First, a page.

Lenin’s ‘April Theses’: rearming the Bolsheviks for power

In April 1917, Lenin returned to Russia, arriving into Petrograd’s famous Finland Station. This was the beginning of his one-man struggle to politically reorient the Bolshevik Party – a vital stepping stone towards the October Revolution.

Lenin’s famous April Theses represented his fight to politically re-arm the Bolshevik Party, who had been swept off course by the February Revolution in 1917.

These theses were read out by Lenin at two meetings of the All-Russia Conference of Soviets of Workers’ and Soldiers’ Deputies, on 4 April 1917 (in the old Russian calendar), and were published on 7 April in issue 26 of the Bolshevik paper Pravda.

They were nothing short of a political bombshell. At a time when the overwhelming public mood was of jubilation at the overthrow of Tsarism, Lenin soberly and systematically analysed the stage that the Russian Revolution was passing through, and declared the necessary steps to carry out a genuine and complete socialist revolution.

The April Theses called for revolutionaries to decisively break with the bourgeois Provisional Government, installed following the February Revolution, and to instead demand ‘all power to the soviets’ – the councils of workers and peasants that represented the embryo of workers’ power.

The response of the other Bolsheviks towards this declaration was utter shock. Lenin found himself in a minority of one amongst the Bolshevik Central Committee.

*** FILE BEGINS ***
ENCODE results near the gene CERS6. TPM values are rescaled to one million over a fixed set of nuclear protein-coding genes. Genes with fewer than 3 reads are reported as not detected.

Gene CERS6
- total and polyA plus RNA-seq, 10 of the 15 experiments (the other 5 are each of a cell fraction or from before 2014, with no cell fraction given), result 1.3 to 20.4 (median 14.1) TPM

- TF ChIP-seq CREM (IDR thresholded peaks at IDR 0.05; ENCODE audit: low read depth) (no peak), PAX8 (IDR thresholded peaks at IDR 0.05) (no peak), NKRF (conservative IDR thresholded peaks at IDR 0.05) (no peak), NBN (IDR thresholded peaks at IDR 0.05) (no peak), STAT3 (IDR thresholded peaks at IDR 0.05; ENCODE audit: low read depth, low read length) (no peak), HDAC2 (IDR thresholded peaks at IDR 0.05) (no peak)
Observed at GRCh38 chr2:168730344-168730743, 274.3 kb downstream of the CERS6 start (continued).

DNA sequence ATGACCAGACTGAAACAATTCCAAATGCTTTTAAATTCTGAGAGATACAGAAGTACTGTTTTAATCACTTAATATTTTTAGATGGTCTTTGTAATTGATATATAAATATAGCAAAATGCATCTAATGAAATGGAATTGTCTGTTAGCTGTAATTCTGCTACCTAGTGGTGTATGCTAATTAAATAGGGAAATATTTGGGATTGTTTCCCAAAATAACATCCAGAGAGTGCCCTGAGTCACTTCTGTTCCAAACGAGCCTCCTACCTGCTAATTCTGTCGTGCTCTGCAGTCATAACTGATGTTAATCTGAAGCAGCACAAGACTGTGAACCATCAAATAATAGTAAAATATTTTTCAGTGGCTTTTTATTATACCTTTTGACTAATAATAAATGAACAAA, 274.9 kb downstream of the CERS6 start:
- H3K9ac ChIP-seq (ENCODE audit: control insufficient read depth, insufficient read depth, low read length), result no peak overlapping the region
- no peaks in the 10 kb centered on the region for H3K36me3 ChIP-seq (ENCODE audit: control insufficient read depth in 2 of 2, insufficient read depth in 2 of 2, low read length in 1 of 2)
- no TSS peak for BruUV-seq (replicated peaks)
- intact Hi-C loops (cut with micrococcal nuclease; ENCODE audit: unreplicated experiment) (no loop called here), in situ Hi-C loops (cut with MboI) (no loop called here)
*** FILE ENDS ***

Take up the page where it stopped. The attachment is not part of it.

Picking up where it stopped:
But such was Lenin’s political authority and genius, that he single-handedly managed to win over the Bolshevik Party to his political line. In doing so, he prepared the party to lead the working class to power in October of that year.

Were it not for Lenin’s intervention, the October Revolution would never have taken place. The entire course of history would have been altered. It was at this historical juncture where a great individual like Lenin could play a decisive role in history.

Dual power

On 23 February 1917, a spontaneous strike of women textile workers in Petrograd initiated a wave of revolt. This would result in the overthrow of the detested Tsar Nicholas II within five days.

Protesting against the disastrous war campaign, the high cost of living, and terrible working conditions, the proletarian women of Petrograd mobilised the factory workers at a speed that surprised even the social democratic (which at the time meant Marxist) activists.

This was accompanied by mass meetings and demonstrations. By 27 February, most of the city was in the hands of workers and soldiers.

The masses, having learned from their experience of the 1905 revolution, immediately set up soviets: councils of workers and peasants.

In reality, the soviets held power in their hands. The leadership of the soviets, however, was in the hands of the Mensheviks and Social Revolutionaries, who had no intention of taking power on behalf of the masses.

Instead, these leaders handed power to the bourgeois provisional government, consisting of liberals who ultimately represented the old regime of landlords and capitalists.